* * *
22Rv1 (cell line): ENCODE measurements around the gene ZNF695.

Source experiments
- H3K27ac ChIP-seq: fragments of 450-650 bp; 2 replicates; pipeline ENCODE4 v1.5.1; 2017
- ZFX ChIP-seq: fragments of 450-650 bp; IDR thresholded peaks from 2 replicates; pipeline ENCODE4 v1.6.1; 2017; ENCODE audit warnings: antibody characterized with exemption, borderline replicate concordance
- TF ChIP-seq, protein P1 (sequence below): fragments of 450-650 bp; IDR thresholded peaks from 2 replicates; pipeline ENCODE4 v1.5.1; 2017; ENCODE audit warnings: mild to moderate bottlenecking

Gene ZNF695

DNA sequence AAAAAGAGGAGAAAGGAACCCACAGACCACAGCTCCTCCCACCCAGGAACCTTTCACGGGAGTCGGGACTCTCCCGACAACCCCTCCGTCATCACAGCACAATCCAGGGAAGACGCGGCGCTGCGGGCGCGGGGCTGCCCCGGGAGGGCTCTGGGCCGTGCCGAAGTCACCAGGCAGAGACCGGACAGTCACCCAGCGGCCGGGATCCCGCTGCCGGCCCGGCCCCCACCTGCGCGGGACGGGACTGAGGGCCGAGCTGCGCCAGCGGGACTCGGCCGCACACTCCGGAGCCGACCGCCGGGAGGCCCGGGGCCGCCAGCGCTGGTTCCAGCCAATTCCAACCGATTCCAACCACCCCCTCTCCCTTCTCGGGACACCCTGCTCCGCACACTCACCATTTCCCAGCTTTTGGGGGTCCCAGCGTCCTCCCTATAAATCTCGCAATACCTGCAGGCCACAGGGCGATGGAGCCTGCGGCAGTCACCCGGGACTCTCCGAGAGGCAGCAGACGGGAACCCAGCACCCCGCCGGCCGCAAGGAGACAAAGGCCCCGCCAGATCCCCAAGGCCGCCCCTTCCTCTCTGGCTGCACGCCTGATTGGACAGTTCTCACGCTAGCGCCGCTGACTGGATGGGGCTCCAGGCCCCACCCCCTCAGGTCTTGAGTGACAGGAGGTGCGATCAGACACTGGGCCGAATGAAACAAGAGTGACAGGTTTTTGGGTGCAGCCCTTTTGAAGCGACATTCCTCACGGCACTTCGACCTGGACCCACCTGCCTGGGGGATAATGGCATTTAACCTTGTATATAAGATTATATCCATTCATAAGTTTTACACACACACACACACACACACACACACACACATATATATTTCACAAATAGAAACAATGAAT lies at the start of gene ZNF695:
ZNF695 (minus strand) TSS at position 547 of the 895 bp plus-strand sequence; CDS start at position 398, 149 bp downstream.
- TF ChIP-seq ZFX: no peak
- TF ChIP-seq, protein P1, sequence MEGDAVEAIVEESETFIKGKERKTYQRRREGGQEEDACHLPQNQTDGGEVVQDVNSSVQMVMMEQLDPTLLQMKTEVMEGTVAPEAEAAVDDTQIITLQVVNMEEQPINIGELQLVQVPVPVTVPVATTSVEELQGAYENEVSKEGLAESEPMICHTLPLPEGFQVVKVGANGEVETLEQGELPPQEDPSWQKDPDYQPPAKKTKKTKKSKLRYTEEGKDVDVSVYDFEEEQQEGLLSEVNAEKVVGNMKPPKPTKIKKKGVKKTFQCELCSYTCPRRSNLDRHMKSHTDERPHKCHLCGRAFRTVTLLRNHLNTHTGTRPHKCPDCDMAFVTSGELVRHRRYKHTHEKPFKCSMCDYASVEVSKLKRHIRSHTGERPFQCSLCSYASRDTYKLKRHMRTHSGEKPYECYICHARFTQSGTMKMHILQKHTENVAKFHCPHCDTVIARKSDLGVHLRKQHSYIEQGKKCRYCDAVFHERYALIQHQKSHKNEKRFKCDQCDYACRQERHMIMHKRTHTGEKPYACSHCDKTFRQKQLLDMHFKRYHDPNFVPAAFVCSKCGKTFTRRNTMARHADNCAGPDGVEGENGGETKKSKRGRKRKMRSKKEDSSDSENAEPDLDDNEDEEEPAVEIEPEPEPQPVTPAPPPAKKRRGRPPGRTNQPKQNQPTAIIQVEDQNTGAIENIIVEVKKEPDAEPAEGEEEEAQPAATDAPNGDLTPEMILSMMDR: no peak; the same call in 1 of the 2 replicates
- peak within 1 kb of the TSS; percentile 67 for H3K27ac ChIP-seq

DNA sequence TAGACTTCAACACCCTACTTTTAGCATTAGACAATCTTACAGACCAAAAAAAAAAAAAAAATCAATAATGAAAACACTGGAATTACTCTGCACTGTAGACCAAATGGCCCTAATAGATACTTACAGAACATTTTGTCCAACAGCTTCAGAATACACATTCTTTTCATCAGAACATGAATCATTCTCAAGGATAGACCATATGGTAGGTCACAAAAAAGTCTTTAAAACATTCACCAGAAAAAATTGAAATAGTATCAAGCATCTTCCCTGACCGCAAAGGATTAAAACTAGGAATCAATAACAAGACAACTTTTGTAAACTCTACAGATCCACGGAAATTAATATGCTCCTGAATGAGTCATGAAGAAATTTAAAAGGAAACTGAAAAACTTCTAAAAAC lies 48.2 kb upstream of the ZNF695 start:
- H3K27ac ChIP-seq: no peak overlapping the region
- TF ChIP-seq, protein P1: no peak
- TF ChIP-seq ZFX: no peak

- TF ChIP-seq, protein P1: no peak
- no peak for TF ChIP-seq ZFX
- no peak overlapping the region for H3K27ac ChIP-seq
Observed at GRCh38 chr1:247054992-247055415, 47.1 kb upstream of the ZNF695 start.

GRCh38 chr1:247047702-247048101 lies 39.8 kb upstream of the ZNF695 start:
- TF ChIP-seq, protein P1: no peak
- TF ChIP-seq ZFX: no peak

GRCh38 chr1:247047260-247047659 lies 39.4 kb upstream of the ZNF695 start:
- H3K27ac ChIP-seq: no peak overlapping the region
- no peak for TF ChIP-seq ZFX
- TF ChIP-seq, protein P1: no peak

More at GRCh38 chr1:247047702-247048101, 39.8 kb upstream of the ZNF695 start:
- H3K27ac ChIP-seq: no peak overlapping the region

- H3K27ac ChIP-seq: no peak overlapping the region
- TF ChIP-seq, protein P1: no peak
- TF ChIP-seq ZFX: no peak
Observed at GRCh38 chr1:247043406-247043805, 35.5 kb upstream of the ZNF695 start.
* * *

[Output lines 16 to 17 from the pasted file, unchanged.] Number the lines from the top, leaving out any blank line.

- TF ChIP-seq, protein P1: no peak
- no peak for TF ChIP-seq ZFX